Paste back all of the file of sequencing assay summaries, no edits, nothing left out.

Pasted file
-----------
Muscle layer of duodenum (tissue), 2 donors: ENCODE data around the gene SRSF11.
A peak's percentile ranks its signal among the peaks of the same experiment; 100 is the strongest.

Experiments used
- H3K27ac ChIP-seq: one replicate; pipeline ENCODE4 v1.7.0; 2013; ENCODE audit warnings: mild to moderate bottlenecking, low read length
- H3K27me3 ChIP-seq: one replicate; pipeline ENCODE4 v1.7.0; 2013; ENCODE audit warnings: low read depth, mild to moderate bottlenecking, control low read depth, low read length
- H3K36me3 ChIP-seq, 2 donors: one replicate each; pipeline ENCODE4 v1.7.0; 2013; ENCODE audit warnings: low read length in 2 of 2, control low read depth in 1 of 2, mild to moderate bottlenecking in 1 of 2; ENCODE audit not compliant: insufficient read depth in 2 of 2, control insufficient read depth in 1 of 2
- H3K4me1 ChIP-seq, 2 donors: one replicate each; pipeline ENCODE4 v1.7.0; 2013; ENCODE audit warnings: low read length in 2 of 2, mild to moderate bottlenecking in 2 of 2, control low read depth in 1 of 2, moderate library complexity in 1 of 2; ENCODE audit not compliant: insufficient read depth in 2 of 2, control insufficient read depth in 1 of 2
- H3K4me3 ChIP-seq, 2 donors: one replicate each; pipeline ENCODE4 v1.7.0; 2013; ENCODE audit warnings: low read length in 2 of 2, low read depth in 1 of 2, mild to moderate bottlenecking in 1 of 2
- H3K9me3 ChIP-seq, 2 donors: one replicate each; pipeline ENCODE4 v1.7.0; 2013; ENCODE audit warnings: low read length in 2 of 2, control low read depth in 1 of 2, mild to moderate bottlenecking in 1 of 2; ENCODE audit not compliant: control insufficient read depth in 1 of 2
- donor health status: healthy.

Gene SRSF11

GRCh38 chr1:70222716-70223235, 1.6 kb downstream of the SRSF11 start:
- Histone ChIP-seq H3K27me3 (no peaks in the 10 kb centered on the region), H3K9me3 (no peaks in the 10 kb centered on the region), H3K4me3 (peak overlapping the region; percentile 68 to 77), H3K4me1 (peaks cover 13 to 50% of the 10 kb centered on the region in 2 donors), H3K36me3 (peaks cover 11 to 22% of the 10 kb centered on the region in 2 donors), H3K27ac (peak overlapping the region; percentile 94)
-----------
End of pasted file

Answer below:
Muscle layer of duodenum (tissue), 2 donors: ENCODE data around the gene SRSF11.
A peak's percentile ranks its signal among the peaks of the same experiment; 100 is the strongest.

Experiments used
- H3K27ac ChIP-seq: one replicate; pipeline ENCODE4 v1.7.0; 2013; ENCODE audit warnings: mild to moderate bottlenecking, low read length
- H3K27me3 ChIP-seq: one replicate; pipeline ENCODE4 v1.7.0; 2013; ENCODE audit warnings: low read depth, mild to moderate bottlenecking, control low read depth, low read length
- H3K36me3 ChIP-seq, 2 donors: one replicate each; pipeline ENCODE4 v1.7.0; 2013; ENCODE audit warnings: low read length in 2 of 2, control low read depth in 1 of 2, mild to moderate bottlenecking in 1 of 2; ENCODE audit not compliant: insufficient read depth in 2 of 2, control insufficient read depth in 1 of 2
- H3K4me1 ChIP-seq, 2 donors: one replicate each; pipeline ENCODE4 v1.7.0; 2013; ENCODE audit warnings: low read length in 2 of 2, mild to moderate bottlenecking in 2 of 2, control low read depth in 1 of 2, moderate library complexity in 1 of 2; ENCODE audit not compliant: insufficient read depth in 2 of 2, control insufficient read depth in 1 of 2
- H3K4me3 ChIP-seq, 2 donors: one replicate each; pipeline ENCODE4 v1.7.0; 2013; ENCODE audit warnings: low read length in 2 of 2, low read depth in 1 of 2, mild to moderate bottlenecking in 1 of 2
- H3K9me3 ChIP-seq, 2 donors: one replicate each; pipeline ENCODE4 v1.7.0; 2013; ENCODE audit warnings: low read length in 2 of 2, control low read depth in 1 of 2, mild to moderate bottlenecking in 1 of 2; ENCODE audit not compliant: control insufficient read depth in 1 of 2
- donor health status: healthy.

Gene SRSF11

GRCh38 chr1:70222716-70223235, 1.6 kb downstream of the SRSF11 start:
- Histone ChIP-seq H3K27me3 (no peaks in the 10 kb centered on the region), H3K9me3 (no peaks in the 10 kb centered on the region), H3K4me3 (peak overlapping the region; percentile 68 to 77), H3K4me1 (peaks cover 13 to 50% of the 10 kb centered on the region in 2 donors), H3K36me3 (peaks cover 11 to 22% of the 10 kb centered on the region in 2 donors), H3K27ac (peak overlapping the region; percentile 94)